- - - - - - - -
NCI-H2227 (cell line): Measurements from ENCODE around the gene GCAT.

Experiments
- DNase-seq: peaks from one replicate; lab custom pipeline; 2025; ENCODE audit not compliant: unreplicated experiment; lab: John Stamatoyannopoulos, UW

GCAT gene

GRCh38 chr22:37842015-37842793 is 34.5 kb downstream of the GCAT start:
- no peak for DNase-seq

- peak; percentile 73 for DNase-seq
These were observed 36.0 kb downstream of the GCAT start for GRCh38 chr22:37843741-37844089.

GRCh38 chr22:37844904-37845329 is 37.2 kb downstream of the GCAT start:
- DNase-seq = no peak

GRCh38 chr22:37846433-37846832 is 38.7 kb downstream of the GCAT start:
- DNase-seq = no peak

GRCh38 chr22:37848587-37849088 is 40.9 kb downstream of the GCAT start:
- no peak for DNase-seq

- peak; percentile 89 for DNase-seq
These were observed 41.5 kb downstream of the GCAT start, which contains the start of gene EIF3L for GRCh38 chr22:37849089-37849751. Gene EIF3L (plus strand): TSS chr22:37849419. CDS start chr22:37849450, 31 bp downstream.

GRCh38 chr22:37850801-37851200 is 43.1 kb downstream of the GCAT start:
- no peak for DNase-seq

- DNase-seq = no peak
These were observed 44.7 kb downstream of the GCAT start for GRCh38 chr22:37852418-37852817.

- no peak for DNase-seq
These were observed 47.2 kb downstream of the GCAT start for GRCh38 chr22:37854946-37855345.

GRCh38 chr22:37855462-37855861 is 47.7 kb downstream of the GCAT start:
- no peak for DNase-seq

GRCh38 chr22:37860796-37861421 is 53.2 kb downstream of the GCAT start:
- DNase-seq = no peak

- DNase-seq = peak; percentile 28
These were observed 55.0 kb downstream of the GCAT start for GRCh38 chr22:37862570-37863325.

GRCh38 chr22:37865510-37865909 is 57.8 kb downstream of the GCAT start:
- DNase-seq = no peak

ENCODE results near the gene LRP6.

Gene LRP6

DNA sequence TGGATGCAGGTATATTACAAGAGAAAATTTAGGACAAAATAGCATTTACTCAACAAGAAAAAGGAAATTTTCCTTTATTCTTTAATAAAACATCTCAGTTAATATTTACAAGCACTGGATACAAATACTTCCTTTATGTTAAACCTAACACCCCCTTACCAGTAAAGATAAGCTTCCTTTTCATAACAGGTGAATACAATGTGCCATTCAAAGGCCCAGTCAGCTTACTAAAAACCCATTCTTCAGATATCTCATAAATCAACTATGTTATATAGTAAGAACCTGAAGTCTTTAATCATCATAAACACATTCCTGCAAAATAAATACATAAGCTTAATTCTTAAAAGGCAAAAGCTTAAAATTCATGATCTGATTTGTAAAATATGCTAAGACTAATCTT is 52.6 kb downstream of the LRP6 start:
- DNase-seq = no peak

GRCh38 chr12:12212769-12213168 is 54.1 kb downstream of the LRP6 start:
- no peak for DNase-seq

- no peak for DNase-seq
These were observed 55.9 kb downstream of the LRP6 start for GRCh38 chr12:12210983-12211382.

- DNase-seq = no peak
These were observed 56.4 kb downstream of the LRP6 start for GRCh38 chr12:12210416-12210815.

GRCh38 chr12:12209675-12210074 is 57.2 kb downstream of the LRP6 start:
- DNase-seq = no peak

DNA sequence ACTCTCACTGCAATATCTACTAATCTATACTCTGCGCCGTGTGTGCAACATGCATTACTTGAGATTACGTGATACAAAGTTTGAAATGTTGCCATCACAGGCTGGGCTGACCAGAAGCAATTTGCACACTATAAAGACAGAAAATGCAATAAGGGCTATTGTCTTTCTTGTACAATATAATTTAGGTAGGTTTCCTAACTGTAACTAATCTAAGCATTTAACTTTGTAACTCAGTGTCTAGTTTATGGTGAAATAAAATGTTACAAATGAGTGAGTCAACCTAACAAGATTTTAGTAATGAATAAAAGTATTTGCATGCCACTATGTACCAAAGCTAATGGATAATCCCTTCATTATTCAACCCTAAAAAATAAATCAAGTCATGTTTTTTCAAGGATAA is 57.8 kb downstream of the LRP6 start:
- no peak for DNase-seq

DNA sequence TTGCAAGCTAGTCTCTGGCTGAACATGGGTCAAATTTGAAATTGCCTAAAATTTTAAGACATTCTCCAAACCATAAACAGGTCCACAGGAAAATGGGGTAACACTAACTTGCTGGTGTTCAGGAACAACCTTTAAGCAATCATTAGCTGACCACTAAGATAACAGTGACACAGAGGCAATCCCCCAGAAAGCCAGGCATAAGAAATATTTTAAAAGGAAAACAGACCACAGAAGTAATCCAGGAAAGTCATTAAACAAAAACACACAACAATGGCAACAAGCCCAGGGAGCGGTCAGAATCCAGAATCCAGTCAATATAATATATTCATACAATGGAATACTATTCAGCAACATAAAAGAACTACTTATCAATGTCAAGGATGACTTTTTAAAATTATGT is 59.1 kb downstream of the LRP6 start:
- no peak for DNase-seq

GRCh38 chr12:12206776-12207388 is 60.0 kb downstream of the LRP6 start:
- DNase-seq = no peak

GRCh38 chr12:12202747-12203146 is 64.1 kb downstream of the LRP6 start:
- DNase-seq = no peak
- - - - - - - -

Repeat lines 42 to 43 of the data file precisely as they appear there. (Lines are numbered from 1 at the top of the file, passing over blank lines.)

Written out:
- DNase-seq = no peak

DNA sequence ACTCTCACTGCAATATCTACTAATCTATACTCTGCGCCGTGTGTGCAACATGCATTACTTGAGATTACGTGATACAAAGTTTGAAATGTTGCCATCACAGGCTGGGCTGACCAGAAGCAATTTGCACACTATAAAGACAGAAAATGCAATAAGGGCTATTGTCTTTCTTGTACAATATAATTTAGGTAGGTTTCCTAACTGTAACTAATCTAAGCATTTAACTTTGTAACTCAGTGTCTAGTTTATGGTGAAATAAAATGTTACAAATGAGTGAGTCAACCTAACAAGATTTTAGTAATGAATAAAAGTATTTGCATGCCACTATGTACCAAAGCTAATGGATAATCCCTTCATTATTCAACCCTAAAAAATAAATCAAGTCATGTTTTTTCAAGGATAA is 57.8 kb downstream of the LRP6 start: